Web 2.0 - My Slide Show

I decided that I should make a quick slide show as I wanted to see how simple it is to create a project. Good news - it is as simple as cut/copy/paste/save and then upload. You don't believe me? Here are some quick steps to make a slide show. I opt'd to use a service called to host my slides. This is a free site with options to upgrade if needed. The default has something around 1 GB of hosting which isn't bad considering it is free.

The steps to use this site to share pictures are as follows. Decide how you want to upload your slideshow - PDF, PPT or some other options. PPT is very user friendly, so I used this. Ok - now for the recipe
  1. Take your pictures and place each picture(s) on a slide. Add as many slides as needed as long as you stay under the 30 MB file size limitation. Pictures can be added in terms of cut/copy/paste or inserted.
  2. Go to and log into your free account.
  3. Now select the option to upload your presentation - wait a fairly long time for the presentation to upload [It's free - what do you expect...]
  4. Click on 'my slide show' and there you have it.
Here is an example of a slide show - click here.

There is one gotcha that I thought I would point out. Notice in my example the 2nd slide is just a pure gray slide? Well, this is because I didn't have the slide centered in the ppt and only a portion of the slide was taken. The entire picture must be centered. I was hoping that the application would center the picture as this seemed reasonable, but that isn't the case.

What would make even better (besides being faster and centering pictures?), well, a bit of user protection for content would be nice. Once pictures are uploaded, anyone on the Internet can look at them. This isn't a huge problem, but if you are taking pictures of your family/kids, you might not want this content available to the general public. It would be nice if they created access control lists or some other structure that controlled access.

Go luck and enjoy!

Web 2.0 SlideShow

In checking out SlideShow, I was pretty impressed. I think that this is a pretty cool tool and there was some interesting content out there. I think my favorite slide show is located here - it is along the lines of Art that messes with your mind... Each picture has multiple pictures within - and they are very different. Anyways, I might post my own slide show for fun, but for now, I will leave you with an interesting link.

Saturday, August 25, 2007

Web 2.0 Flickr

So I was checking out some web picture/sharing services. I blogged on Flickr and Google earlier, but now I wanted to check out the next level - how to access the services programically. I was pleased by the amount of material on the web around Flickr - a number of examples and podcasts exist that allow easy incorporation into Ruby/Rails, C# and most other popular languages. Here is the Flick link with key information.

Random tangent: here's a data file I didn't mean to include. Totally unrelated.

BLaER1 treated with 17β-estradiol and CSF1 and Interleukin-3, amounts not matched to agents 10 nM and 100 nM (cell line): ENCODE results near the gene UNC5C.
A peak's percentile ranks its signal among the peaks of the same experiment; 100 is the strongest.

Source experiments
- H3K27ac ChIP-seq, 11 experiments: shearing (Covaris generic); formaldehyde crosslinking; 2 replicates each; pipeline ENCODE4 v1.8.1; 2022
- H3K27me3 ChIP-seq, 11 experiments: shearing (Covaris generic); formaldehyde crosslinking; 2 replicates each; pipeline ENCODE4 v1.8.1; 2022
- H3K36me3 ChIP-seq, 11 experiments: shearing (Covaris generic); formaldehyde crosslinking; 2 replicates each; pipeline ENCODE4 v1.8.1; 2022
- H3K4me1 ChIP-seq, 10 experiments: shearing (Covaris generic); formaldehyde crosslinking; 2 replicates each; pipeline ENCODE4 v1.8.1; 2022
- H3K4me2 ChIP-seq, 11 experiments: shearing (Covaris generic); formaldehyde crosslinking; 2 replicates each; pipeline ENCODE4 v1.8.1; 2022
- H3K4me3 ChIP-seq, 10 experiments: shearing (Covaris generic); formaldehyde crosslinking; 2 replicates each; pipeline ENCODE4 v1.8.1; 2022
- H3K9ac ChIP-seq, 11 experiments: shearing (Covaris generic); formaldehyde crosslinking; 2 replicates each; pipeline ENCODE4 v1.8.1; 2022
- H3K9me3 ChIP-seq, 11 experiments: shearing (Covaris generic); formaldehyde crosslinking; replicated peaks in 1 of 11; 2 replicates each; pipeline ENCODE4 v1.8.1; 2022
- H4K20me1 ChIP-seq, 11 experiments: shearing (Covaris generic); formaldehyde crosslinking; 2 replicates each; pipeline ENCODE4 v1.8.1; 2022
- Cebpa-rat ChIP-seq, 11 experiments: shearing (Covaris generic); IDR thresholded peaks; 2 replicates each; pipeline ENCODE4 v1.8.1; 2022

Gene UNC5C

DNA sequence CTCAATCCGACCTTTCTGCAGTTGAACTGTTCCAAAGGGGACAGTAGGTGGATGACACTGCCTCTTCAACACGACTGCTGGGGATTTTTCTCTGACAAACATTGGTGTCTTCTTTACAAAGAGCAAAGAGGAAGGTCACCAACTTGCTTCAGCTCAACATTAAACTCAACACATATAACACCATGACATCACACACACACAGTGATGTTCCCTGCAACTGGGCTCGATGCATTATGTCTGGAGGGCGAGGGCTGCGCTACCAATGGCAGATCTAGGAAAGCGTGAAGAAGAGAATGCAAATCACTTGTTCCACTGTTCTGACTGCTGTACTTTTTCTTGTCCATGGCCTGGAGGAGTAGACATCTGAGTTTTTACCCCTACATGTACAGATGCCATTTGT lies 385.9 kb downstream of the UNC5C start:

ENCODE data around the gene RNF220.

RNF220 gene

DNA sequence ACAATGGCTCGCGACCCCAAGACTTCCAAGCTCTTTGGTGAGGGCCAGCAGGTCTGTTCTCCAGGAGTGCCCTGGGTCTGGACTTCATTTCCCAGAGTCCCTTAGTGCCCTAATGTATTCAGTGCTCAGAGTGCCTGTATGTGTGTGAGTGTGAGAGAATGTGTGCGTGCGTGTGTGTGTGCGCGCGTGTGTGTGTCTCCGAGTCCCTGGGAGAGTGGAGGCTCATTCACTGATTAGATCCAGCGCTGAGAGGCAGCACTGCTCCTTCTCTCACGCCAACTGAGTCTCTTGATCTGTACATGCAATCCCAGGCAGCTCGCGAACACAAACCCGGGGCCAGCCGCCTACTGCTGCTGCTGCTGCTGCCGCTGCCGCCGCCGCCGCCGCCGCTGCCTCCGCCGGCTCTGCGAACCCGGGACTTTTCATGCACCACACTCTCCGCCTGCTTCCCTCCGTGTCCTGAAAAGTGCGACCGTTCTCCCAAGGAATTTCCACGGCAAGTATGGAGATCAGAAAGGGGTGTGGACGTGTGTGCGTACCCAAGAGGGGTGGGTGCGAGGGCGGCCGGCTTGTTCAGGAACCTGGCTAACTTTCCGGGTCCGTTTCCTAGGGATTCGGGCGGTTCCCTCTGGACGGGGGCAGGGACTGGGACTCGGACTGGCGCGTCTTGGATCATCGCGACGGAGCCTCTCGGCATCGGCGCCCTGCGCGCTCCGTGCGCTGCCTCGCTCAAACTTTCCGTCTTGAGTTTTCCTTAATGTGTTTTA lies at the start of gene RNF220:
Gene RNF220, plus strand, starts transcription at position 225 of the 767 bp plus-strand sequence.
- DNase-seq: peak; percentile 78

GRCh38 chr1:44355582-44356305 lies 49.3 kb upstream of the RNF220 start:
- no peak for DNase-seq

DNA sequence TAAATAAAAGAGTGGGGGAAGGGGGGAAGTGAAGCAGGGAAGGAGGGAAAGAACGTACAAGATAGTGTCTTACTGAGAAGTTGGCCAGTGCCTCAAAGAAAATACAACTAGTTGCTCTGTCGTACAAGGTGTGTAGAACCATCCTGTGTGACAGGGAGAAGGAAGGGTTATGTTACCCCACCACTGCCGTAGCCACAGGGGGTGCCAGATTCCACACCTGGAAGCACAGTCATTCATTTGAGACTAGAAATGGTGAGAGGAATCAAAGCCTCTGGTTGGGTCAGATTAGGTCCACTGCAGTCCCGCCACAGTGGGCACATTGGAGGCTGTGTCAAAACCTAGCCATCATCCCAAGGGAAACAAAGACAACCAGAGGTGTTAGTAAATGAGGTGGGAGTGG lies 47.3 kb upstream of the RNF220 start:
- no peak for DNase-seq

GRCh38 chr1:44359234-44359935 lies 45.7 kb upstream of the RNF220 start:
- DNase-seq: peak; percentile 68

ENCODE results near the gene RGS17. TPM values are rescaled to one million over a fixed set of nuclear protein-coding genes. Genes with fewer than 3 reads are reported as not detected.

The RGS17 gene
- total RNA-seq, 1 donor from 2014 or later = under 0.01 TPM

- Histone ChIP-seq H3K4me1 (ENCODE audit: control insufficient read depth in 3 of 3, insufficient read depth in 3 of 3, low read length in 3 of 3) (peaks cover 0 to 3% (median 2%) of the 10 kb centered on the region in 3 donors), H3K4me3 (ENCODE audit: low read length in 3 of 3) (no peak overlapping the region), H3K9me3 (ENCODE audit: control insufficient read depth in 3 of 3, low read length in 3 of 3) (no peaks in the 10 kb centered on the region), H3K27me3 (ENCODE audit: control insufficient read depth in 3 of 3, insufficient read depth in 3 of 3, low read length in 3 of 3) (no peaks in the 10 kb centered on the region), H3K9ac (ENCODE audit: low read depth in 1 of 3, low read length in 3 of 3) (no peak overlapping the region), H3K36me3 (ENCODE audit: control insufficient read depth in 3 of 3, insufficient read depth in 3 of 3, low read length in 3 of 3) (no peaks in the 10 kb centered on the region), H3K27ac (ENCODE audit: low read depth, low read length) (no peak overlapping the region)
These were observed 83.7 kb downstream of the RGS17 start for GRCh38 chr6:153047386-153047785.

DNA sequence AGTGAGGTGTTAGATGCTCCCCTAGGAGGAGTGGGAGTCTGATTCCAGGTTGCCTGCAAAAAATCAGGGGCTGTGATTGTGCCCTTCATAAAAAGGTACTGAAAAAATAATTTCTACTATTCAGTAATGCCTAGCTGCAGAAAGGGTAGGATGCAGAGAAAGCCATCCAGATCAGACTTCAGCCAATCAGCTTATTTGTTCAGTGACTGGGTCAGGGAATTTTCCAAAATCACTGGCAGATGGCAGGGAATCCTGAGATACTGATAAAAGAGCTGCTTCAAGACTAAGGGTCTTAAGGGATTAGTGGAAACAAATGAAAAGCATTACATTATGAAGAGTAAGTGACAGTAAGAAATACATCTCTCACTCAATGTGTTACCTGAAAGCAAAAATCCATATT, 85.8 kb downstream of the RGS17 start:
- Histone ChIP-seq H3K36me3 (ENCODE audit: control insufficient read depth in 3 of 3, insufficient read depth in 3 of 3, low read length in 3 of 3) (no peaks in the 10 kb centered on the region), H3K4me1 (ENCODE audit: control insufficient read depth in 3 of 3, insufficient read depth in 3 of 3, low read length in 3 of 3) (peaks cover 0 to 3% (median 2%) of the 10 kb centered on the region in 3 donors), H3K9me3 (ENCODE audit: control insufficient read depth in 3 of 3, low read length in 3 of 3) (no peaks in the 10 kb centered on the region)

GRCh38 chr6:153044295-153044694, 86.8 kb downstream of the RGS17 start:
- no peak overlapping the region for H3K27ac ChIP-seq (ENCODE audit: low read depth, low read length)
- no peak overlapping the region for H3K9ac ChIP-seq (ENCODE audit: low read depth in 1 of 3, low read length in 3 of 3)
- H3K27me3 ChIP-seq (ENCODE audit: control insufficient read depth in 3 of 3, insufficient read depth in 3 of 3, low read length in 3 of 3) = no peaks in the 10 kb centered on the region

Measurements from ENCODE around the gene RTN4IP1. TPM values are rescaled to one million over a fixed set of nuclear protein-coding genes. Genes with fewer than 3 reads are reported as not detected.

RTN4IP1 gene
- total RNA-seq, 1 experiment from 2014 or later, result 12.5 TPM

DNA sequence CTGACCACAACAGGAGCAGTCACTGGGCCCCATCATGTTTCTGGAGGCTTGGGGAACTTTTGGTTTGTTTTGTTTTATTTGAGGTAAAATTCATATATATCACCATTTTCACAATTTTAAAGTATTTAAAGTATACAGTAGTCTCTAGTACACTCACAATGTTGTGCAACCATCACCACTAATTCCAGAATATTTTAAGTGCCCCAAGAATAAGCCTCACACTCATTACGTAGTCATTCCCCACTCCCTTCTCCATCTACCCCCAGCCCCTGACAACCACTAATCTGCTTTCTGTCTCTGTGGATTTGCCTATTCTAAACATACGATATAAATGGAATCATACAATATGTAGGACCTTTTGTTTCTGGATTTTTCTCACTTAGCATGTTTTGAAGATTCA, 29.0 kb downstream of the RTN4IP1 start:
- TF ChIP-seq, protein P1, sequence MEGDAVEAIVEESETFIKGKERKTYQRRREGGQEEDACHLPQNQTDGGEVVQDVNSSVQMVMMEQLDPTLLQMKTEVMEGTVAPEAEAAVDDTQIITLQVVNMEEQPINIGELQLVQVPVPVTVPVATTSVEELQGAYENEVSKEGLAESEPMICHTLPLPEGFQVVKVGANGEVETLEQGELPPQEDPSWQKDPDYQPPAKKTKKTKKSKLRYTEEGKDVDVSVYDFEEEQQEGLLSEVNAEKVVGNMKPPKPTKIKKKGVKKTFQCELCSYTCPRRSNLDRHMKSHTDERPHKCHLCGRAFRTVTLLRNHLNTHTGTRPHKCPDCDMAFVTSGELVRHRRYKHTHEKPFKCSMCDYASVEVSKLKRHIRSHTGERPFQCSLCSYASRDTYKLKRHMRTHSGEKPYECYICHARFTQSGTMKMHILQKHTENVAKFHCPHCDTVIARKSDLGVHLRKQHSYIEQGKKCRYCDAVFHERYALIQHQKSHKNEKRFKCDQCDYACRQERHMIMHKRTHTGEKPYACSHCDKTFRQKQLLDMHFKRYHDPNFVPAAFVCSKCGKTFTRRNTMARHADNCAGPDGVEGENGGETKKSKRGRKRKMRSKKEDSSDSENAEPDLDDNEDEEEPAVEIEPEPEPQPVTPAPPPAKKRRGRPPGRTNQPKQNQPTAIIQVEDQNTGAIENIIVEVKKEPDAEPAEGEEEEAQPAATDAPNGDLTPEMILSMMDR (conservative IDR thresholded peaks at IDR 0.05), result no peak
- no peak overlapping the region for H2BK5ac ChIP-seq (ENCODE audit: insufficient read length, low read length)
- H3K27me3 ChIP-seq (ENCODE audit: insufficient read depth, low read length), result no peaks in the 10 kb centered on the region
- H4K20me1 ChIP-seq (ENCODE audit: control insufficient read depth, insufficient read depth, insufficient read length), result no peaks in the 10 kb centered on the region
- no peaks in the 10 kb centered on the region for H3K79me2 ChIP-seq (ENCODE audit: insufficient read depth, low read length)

I also looked at Google, but I haven't found quite what I was looking for in terms of ease of implementation. There api documentation is found here. However, I didn't find as many examples on how to use this API and it doesn't look like it support the incorporation into native languages as does Flickr. Maybe someone can point me in the right direction as I could certainly use the help with Picassa and Google. Thanks!

Web 2.0 Corporate Skype

Skype - not just a fun word to say, but a very cool program, or so the advertisement goes. The program can be found here. Skype allows calls between users and also included video (web cam) if you have it installed. Anyways, I had an interesting issue with Skype, and maybe someone has a solution. I can only run Skype with a corporate version installed on my work computer. This ensures it is battle hardened I guess. Well, this is pretty irritating because my VPN runs at a fraction of the network speed I have available which diminishes call and video quality. However, when I don't run with the VPN, I don't have access to the proxy server (obvious statement). I don't want to turn on and off the proxy server daily, so I am in somewhat of a pickle. Anyone have any ideas? I can't run the public version because then I am in non-compliance of our security policies :( Feedback and solutions are welcome!